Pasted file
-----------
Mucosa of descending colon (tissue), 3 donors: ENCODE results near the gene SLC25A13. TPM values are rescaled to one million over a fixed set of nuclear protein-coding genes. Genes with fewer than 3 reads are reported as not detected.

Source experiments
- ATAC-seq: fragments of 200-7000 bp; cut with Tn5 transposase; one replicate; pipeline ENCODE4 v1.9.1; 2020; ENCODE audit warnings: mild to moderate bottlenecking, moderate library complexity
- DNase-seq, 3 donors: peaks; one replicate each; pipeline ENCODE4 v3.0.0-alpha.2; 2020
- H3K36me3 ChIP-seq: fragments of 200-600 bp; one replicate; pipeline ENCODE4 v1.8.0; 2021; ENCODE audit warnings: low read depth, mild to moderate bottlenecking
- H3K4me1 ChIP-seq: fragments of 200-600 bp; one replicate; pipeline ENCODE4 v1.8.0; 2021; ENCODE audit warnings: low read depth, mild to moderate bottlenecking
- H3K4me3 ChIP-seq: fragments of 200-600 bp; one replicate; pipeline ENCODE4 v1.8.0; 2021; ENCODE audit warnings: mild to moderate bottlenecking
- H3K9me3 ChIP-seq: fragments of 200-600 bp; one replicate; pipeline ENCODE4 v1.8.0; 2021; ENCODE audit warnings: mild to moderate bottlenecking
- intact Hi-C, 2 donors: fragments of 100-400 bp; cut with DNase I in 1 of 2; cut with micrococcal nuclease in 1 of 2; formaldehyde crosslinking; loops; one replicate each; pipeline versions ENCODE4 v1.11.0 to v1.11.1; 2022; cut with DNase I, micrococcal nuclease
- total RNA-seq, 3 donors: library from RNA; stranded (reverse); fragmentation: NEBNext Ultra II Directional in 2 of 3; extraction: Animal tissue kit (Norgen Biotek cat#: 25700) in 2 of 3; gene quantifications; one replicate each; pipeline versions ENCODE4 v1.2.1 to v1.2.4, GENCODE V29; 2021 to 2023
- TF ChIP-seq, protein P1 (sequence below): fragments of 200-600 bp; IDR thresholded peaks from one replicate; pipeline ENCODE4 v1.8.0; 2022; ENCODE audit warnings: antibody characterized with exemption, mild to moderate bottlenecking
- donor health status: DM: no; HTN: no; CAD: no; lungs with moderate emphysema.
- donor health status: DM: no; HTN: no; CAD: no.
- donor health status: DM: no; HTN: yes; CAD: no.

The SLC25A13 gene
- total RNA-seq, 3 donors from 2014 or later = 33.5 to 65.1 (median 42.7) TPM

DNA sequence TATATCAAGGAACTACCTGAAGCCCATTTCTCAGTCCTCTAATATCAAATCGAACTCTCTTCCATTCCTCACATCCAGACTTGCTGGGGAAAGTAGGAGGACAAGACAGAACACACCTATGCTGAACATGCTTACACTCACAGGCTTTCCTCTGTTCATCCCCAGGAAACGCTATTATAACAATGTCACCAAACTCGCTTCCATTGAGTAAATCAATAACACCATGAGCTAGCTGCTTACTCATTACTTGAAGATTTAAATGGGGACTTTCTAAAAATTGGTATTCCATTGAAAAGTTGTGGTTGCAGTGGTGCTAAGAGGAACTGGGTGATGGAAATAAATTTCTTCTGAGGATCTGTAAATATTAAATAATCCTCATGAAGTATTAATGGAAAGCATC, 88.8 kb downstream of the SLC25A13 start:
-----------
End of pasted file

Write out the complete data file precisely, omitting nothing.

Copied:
Mucosa of descending colon (tissue), 3 donors: ENCODE results near the gene SLC25A13. TPM values are rescaled to one million over a fixed set of nuclear protein-coding genes. Genes with fewer than 3 reads are reported as not detected.

Source experiments
- ATAC-seq: fragments of 200-7000 bp; cut with Tn5 transposase; one replicate; pipeline ENCODE4 v1.9.1; 2020; ENCODE audit warnings: mild to moderate bottlenecking, moderate library complexity
- DNase-seq, 3 donors: peaks; one replicate each; pipeline ENCODE4 v3.0.0-alpha.2; 2020
- H3K36me3 ChIP-seq: fragments of 200-600 bp; one replicate; pipeline ENCODE4 v1.8.0; 2021; ENCODE audit warnings: low read depth, mild to moderate bottlenecking
- H3K4me1 ChIP-seq: fragments of 200-600 bp; one replicate; pipeline ENCODE4 v1.8.0; 2021; ENCODE audit warnings: low read depth, mild to moderate bottlenecking
- H3K4me3 ChIP-seq: fragments of 200-600 bp; one replicate; pipeline ENCODE4 v1.8.0; 2021; ENCODE audit warnings: mild to moderate bottlenecking
- H3K9me3 ChIP-seq: fragments of 200-600 bp; one replicate; pipeline ENCODE4 v1.8.0; 2021; ENCODE audit warnings: mild to moderate bottlenecking
- intact Hi-C, 2 donors: fragments of 100-400 bp; cut with DNase I in 1 of 2; cut with micrococcal nuclease in 1 of 2; formaldehyde crosslinking; loops; one replicate each; pipeline versions ENCODE4 v1.11.0 to v1.11.1; 2022; cut with DNase I, micrococcal nuclease
- total RNA-seq, 3 donors: library from RNA; stranded (reverse); fragmentation: NEBNext Ultra II Directional in 2 of 3; extraction: Animal tissue kit (Norgen Biotek cat#: 25700) in 2 of 3; gene quantifications; one replicate each; pipeline versions ENCODE4 v1.2.1 to v1.2.4, GENCODE V29; 2021 to 2023
- TF ChIP-seq, protein P1 (sequence below): fragments of 200-600 bp; IDR thresholded peaks from one replicate; pipeline ENCODE4 v1.8.0; 2022; ENCODE audit warnings: antibody characterized with exemption, mild to moderate bottlenecking
- donor health status: DM: no; HTN: no; CAD: no; lungs with moderate emphysema.
- donor health status: DM: no; HTN: no; CAD: no.
- donor health status: DM: no; HTN: yes; CAD: no.

The SLC25A13 gene
- total RNA-seq, 3 donors from 2014 or later = 33.5 to 65.1 (median 42.7) TPM

DNA sequence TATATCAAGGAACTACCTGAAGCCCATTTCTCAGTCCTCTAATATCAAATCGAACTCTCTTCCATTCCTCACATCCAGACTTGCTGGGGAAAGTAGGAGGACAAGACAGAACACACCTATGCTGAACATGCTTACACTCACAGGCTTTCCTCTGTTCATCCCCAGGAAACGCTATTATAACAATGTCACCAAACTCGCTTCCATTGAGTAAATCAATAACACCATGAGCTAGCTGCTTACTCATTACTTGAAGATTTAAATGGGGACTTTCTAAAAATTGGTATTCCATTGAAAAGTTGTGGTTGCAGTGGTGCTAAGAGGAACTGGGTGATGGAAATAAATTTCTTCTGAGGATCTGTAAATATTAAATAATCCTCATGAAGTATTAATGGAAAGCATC, 88.8 kb downstream of the SLC25A13 start: